Endowments, Part 1: An Overview

Gurman & Co's nonprofit auditors in Northern VA on endowmentsWhen you think of an endowment fund, you may think of different colleges and universities, either from the news or fundraising solicitation.  However, many different not-for-profit organizations have an endowment.

What is an endowment?  How do you know if you have an endowment?  If you have an endowment, how do you account for it?  Why is it important for the organization and its financial statements?  These are questions that we will address in a series of articles.

What is an Endowment?

We will start with understanding of an endowment.  U.S. generally accepted accounting principles (GAAP) define an endowment fund as the following:

An established fund of cash, securities, or other assets to provide income for the maintenance of a not-for-profit entity (NFP).  The use of the assets of the fund may be permanently restricted, temporarily restricted, or unrestricted.  Endowment funds generally are established by donor-restricted gifts and bequests to provide either of the following:

  1. A permanent endowment, which is to provide a permanent source of income.
  2. A term endowment, which is to provide income for a specified period.

Alternatively an NFP’s governing board may earmark a portion of its unrestricted net assets as a board-designated endowment fund.

To simplify, an endowment fund is a fund established to provide a source of income.  Generally, the intent is for the principal to generate the income and the income is available for spending according to the donor’s wishes.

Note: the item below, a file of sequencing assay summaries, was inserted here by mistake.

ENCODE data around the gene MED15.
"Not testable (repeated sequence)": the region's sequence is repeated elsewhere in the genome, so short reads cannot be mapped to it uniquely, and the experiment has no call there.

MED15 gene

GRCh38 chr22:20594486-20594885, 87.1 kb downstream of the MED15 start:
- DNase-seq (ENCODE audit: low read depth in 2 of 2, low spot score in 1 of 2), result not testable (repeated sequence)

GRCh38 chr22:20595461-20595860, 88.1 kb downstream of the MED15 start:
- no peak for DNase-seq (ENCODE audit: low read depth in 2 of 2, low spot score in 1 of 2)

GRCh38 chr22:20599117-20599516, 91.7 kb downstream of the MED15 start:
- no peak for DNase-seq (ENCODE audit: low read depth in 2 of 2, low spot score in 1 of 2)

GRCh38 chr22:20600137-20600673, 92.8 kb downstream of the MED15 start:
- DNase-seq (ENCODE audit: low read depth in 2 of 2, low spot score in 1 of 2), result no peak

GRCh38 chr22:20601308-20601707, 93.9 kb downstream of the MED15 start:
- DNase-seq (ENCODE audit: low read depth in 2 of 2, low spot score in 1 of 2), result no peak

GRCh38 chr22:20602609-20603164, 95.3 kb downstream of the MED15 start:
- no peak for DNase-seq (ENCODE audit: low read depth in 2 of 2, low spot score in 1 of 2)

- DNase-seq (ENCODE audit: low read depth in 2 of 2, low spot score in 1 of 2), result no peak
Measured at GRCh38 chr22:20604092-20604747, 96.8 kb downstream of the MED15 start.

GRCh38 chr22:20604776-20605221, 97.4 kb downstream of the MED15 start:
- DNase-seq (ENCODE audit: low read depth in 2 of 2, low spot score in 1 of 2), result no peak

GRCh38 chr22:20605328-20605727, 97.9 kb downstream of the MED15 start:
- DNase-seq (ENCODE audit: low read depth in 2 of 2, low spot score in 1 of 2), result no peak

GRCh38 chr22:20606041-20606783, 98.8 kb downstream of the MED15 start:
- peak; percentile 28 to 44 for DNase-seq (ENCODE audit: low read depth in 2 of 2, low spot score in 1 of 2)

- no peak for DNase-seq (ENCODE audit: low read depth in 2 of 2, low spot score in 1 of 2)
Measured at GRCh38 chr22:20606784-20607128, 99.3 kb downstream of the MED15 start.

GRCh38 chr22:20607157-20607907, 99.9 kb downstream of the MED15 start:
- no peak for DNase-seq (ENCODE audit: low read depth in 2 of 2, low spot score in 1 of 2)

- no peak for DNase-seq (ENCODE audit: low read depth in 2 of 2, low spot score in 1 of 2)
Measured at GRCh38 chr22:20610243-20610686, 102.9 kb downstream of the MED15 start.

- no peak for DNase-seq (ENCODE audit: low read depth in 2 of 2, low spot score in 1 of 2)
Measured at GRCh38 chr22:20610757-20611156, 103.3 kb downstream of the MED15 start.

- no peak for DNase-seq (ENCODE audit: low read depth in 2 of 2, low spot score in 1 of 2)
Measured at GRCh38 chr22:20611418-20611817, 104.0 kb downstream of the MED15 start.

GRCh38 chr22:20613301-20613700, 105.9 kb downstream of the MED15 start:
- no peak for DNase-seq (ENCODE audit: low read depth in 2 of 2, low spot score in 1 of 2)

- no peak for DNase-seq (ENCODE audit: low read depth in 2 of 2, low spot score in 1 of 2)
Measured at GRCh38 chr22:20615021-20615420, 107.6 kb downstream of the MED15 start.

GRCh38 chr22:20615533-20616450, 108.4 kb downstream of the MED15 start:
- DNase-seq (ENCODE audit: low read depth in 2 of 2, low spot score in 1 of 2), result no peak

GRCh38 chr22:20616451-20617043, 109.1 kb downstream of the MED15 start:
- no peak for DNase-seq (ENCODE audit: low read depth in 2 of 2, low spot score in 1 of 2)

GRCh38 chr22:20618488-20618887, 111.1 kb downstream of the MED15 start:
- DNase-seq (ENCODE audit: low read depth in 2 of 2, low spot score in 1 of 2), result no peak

For purposes of this article and series, we will differentiate endowment from an endowment fund as defining endowment as the collection of all of the endowment funds of a NFP.

The endowment is separate from the NFP’s operations.  For purposes of discussing endowments, operations means anything that is not the endowment.  At a minimum, the net asset balances and activities of each fund should be accounted for and tracked separately from operations.  In addition, each endowment fund should be accounted for and tracked separately.  It is important to note that endowment funds with the same terms that are established for the same purpose can be combined into one endowment fund.  The assets of the endowment (i.e., the cash, investments, etc.) can be combined, but they should be tracked separately from the assets used for operations.

We will go into further detail in understanding and accounting for endowments in future articles, which will include understanding the types of endowments, understanding the differences between the Uniform Prudent Management of Institutional Funds Act (UPMIFA) and GAAP, accounting for donor-restricted endowment, and accounting for board-designated endowments.

For additional information regarding endowments, please contact us.